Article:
Thursday, 13 June 2024

When is “kleine” not “kleine”

Written by  Jan 13, 2016

“Kleine Leckerbissen,” read my mother-in-law slowly from a packet of dog biscuits. “What the hell are you talking about,” I answered, wondering if she had taken up German lessons. “Kleine Leckerbissen,” she spelled out letter by letter, adding “Mit Rind,” as if I understood. “Kleinere brocken…never mind it is important that they are kleine!” she added as if understanding everything she was reading.

Sub City has brought up a whole new set of challenges for my mother-in-law, well for me as well. With the major shops inside the centre coming from Germany, DM, Müller and New Yorker are all German companies; the language barrier has been raised. A trip to “Das Sub City,” or should it be Die or Der Sub City, means we either have to take a microscope or a Croatian – German dictionary.

“Oh look at this Aerial…it has 100 wäschen!” exclaimed my mother-in-law with delight. With the majority of products in Müller coming directly from the fatherland they are, of course, covered with combinations of ä, ö and ü (and even ß). Of course, and in line with the law, they have a Croatian translation on a small white sticker on the back of the product. However as both my mother-in-law and myself has the eyesight of a short-sighted mole these miniature descriptions need an electronic microscope borrowed from CSI to understand.

“Can you read this,” she was holding a 2 kg bag of dog biscuits a few millimeters from her nose. “I can see the white sticker but the words might as well be written in Swahili,” came my answer. That’s how we ended up buying the wrong bag of dog biscuits in the first place. And as nobody in the immediate family has been a “gastarbajter” we don’t even have pigeon German. When one of our family members tried to explain to a German friend that his father, and namesake, had died a few years ago this is what the man heard, “Ich bin kleine Božo, und grosse Božo ist kaput!” As I said German is not our strong subject.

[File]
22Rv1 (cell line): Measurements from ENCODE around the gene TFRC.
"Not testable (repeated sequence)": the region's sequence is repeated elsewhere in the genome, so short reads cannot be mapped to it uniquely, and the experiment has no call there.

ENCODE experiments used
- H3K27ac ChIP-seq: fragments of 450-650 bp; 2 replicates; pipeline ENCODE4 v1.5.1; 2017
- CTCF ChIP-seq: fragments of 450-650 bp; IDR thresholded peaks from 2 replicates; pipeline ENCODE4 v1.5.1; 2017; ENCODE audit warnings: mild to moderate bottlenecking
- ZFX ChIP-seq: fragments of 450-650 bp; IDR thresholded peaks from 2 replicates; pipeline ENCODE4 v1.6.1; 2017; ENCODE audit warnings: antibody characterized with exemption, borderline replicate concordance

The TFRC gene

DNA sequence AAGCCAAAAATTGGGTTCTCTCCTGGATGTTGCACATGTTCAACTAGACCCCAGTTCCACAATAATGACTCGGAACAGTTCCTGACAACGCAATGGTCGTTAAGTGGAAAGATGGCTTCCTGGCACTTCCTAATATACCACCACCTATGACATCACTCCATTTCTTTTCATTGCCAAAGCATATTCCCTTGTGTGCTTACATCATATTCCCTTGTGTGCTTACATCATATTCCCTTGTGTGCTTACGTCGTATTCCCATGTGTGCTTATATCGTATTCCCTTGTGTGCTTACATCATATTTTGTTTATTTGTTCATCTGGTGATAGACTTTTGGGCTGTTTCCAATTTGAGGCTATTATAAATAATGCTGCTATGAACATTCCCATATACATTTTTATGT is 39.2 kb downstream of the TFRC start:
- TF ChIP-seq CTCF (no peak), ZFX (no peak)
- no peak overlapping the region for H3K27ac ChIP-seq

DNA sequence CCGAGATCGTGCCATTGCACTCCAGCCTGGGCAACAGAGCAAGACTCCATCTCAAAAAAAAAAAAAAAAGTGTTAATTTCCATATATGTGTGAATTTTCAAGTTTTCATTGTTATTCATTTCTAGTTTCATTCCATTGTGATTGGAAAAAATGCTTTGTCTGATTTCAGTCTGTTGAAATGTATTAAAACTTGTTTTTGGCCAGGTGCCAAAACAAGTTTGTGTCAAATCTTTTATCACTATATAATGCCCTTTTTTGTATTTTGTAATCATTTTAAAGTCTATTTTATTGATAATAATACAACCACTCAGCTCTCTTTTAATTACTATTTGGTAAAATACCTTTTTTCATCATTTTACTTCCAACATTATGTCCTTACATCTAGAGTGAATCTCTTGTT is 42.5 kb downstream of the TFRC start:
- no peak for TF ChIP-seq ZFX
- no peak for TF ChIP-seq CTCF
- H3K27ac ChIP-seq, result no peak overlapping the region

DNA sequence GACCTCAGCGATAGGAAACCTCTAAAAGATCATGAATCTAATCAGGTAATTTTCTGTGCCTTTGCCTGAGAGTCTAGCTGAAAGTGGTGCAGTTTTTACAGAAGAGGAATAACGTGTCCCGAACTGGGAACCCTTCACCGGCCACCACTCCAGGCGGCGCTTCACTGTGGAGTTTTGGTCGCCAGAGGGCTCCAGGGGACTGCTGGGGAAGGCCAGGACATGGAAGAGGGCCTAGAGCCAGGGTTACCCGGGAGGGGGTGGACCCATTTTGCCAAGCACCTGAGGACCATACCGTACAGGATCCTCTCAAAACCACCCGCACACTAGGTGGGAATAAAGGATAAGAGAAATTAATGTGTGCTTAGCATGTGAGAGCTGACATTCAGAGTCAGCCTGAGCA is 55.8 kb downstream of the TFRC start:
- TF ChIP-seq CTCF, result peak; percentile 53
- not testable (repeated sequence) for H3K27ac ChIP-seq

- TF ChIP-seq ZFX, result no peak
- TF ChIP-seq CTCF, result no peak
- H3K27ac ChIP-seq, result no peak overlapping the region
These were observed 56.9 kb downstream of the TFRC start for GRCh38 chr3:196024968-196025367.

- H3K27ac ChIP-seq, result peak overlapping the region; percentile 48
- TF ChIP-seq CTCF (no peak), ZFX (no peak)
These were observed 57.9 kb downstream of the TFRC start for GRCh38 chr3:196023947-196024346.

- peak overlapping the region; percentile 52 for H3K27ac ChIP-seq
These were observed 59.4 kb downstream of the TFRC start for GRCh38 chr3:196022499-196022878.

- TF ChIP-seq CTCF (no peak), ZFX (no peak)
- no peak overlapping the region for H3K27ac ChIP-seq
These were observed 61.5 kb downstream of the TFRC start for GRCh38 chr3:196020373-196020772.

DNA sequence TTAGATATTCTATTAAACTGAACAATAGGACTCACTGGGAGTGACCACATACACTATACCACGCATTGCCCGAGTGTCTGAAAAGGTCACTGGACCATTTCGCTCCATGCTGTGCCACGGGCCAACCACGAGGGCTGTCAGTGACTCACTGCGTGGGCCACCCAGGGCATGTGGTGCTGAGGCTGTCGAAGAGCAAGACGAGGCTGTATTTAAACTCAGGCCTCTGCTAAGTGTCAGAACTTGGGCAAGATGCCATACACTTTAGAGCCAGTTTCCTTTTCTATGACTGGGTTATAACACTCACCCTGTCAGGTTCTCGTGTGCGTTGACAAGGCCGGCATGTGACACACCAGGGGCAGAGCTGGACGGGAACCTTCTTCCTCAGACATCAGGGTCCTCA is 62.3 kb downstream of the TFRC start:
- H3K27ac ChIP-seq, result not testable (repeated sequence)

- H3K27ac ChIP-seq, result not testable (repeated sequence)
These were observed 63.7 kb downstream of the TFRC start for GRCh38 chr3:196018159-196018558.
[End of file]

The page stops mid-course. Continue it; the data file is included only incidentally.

The confusion doesn’t stop there. I have been a regular guest at the dentist recently and as a show of solidarity my wife bought me an electric toothbrush in Das Sub City. Of course all of the instructions were in German; I had managed to throw away the Croatian instructions with the rest of the packaging. Now this was no ordinary toothbrush it looked like a vibrator and a Christmas tree molded into one. “Which end goes in my mouth,” was the first question. This thing had more settings and functions than my television. It took me ten minutes before I had the thing started…humming away in my hand. “Do you understand any of those instructions,” I shouted to my wife. “I was born in Dubrovnik not Dusseldorf,” came the answer. Toothpaste was flying around the bathroom and before long I had more toothpaste on the mirror in front of me than in my mouth. Everything was Weiß! I ended up going online to try and find English instructions…danke.

Many of the products you already know, or have a good idea of what they are for by the illustration on the packet. It is a little like pantomime shopping, and you never really know what you will get, a little like Christmas. But when you need to get a little more complicated, or more specific, then the mystery begins. Maybe this a tactic from Müller to sell more products, if it is then it is certainly working in the Thomas house. We have all sorts of different dog foods, washing powder, cleaning products, anti-insect sprays…the list goes on.

“Kleine Leckerbissen,” repeated my mother-in-law again. This was confusing. We knew that “kleine” meant small but there was a huge wolf-like dog on the front of the bag. Our pantomime shopping was not going to work here; it was a contradictory bag of dog biscuits. We both peered like newborn babies at the sticker on the back of the bag. “If they had printed this any smaller it would be invisible,” I added. With our German failing, the wolf photo confusing us and minuscule Croatian we were left with the last resort…touch. I felt through the bag to try and judge the size of the biscuits, believe me our small dog will immediately reject the wrong sized biscuits. “I reckon they will be OK,” I answered holding one biscuit between my thumb and forefinger. Next time we will but dog biscuits in another supermarket…maybe Lidl…oh blimey!

Mark Thomas 

The Voice of Dubrovnik


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